Trust in Nonprofits Fell During Pandemic, Still Strongest in U.S.
May 20, 2022 — While a majority of Americans say they trust nonprofit organizations more than any other major non-religious institution, that level of trust fell during the COVID pandemic, a newly published study examining the factors driving trust in nonprofits and philanthropy reports.
According to the third annual Trust in Civil Society, published by Independent Sector, a national organization that works to strengthen the charitable sector:
Today 56% of Americans say they have high in trust nonprofits, down a statistically significant 3-points from the 2020 benchmark study (59%). Philanthropy trust edged down from 36% to 34% during the same period, but this difference is not statistically significant.
Only small businesses are similarly trusted by a majority (53%) of the public. Less than one-third say they have high trust in government (local, state, and federal), large corporations, and the news media.
Americans rating their current financial situation as excellent or good were 17 points and 20 points more likely to express high trust in nonprofits and philanthropy, respectively.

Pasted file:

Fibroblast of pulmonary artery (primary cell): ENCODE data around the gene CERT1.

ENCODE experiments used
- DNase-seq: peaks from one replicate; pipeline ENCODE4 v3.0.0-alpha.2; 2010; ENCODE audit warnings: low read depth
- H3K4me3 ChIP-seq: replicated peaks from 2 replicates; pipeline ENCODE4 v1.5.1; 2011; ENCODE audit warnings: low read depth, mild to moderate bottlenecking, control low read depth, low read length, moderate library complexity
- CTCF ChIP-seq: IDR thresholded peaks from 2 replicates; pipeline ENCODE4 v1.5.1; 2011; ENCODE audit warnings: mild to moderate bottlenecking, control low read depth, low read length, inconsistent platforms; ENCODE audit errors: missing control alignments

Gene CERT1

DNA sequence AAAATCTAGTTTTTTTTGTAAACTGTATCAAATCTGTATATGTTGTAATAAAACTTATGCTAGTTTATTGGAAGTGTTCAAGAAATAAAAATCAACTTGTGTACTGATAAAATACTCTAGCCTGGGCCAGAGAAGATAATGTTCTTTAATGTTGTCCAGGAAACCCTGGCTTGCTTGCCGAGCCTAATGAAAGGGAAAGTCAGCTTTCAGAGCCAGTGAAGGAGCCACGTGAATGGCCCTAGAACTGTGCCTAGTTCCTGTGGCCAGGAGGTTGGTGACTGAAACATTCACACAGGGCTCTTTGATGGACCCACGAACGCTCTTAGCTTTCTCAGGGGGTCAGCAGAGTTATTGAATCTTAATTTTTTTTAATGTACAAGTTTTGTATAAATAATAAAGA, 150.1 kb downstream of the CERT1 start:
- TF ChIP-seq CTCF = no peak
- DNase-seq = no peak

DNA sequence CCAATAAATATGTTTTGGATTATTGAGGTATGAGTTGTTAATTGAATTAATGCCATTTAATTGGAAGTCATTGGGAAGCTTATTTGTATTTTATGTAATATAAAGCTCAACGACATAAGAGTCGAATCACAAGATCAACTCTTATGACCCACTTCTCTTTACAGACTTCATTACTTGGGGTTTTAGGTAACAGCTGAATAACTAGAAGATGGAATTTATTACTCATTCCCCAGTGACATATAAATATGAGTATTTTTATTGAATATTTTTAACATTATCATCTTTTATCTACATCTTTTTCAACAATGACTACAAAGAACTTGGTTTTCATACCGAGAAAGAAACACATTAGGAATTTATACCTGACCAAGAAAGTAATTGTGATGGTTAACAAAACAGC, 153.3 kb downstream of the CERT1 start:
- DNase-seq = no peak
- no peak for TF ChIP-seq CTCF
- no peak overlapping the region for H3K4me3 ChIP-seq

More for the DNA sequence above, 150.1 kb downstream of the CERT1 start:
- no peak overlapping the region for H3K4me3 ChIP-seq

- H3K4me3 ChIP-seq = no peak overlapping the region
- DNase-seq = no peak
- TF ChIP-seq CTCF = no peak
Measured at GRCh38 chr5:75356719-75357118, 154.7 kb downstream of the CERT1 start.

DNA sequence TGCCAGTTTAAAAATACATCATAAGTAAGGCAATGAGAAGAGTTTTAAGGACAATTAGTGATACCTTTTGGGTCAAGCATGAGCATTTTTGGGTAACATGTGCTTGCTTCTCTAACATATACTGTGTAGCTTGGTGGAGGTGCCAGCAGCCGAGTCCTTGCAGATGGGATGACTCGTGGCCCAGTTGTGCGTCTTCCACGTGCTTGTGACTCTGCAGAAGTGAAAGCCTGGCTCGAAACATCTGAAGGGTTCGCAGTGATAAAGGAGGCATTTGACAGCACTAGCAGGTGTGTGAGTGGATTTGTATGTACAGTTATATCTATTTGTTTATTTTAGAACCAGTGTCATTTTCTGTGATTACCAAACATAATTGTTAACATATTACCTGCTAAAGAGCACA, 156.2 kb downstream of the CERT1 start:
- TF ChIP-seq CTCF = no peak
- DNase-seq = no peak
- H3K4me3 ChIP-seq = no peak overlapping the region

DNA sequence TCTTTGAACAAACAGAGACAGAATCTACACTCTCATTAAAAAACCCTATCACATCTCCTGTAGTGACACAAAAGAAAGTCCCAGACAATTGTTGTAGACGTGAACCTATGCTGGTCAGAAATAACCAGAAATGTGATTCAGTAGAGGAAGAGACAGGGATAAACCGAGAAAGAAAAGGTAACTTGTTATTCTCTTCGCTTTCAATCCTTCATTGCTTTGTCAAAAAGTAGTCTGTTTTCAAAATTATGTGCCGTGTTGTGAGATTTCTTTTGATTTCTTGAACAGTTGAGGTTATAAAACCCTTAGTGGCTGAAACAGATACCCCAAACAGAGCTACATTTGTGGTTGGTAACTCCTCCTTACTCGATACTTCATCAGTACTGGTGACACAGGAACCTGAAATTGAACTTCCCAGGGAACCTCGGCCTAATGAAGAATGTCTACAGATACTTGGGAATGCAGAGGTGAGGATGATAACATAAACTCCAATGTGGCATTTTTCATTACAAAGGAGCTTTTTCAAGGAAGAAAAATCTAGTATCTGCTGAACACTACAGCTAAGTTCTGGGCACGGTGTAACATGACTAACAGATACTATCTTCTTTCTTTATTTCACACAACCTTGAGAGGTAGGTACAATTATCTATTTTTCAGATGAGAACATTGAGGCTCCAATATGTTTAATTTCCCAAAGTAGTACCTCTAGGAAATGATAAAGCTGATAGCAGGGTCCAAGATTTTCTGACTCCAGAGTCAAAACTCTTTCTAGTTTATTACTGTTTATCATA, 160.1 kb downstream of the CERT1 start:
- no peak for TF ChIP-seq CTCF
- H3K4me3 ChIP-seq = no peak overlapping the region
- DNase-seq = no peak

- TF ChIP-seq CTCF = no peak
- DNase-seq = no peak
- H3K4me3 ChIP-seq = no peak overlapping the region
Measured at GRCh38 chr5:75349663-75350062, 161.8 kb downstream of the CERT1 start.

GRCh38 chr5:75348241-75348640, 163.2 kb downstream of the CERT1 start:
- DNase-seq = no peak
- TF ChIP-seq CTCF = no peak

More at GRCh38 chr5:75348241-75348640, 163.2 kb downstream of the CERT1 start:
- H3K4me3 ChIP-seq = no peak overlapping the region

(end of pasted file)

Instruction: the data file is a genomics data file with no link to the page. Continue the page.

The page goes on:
Having a college degree is more predictive of trust in the sector than any other demographic variable analyzed. When education and finances are controlled, respondents’ race is not a predictor of trust in nonprofits or philanthropy, with the notable exception of Black Americans who have slightly higher than average trust compared to other groups.
Integrity and purpose contribute most to trust for both nonprofits and philanthropy, according to the report, based on interviews with 3,015 people. Distrusters in both sectors cited perceived mismanagement of funds and instances of corruption and scandals.
“Neutral trusters say financial transparency and proof of impact is necessary for them to see an organization as trustworthy,” the report notes. “Public figure endorsements, communicating clear organizational mission and values, and demonstrating results remain the top drivers of trust for nonprofits and philanthropy.”
For the purposes of the report, nonprofits can include churches and religious organizations, historic societies and museums, health and human services organizations, animal or environmental groups, and groups that help veterans, and philanthropy can include corporate philanthropy, private foundations, or high net worth individuals engaged in philanthropic efforts.
Other key findings highlighted in the report include the following:
61% of Americans donated money to a nonprofit or cause within the last 12 months, 58% donated goods, and 43% volunteered time.
78% say, ”Nonprofits must earn my trust before I support them.”
Reasons why the 56% who say they have high trust in nonprofits include: belief in the nonprofit’s mission, perceived altruistic motivations, personal experiences with the organization, and awareness of the organization’s proven track record.
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